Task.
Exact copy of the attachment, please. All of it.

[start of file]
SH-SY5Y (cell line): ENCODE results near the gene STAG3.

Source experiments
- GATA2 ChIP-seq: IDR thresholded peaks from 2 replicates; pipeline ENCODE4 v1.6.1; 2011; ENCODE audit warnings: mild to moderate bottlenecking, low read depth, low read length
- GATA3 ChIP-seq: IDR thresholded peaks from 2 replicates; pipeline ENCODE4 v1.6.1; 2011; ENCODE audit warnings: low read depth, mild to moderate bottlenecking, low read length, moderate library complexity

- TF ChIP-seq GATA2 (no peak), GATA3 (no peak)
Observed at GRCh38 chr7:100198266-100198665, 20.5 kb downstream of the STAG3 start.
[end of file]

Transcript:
SH-SY5Y (cell line): ENCODE results near the gene STAG3.

Source experiments
- GATA2 ChIP-seq: IDR thresholded peaks from 2 replicates; pipeline ENCODE4 v1.6.1; 2011; ENCODE audit warnings: mild to moderate bottlenecking, low read depth, low read length
- GATA3 ChIP-seq: IDR thresholded peaks from 2 replicates; pipeline ENCODE4 v1.6.1; 2011; ENCODE audit warnings: low read depth, mild to moderate bottlenecking, low read length, moderate library complexity

- TF ChIP-seq GATA2 (no peak), GATA3 (no peak)
Observed at GRCh38 chr7:100198266-100198665, 20.5 kb downstream of the STAG3 start.